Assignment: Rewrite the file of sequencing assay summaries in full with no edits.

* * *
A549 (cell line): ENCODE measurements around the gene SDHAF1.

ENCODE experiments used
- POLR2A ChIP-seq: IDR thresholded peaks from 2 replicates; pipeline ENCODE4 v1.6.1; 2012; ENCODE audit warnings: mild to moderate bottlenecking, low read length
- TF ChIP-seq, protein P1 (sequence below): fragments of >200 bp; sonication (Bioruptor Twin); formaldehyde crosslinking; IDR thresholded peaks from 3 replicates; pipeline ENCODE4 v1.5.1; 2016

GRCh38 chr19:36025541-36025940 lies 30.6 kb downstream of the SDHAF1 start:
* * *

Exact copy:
A549 (cell line): ENCODE measurements around the gene SDHAF1.

ENCODE experiments used
- POLR2A ChIP-seq: IDR thresholded peaks from 2 replicates; pipeline ENCODE4 v1.6.1; 2012; ENCODE audit warnings: mild to moderate bottlenecking, low read length
- TF ChIP-seq, protein P1 (sequence below): fragments of >200 bp; sonication (Bioruptor Twin); formaldehyde crosslinking; IDR thresholded peaks from 3 replicates; pipeline ENCODE4 v1.5.1; 2016

GRCh38 chr19:36025541-36025940 lies 30.6 kb downstream of the SDHAF1 start: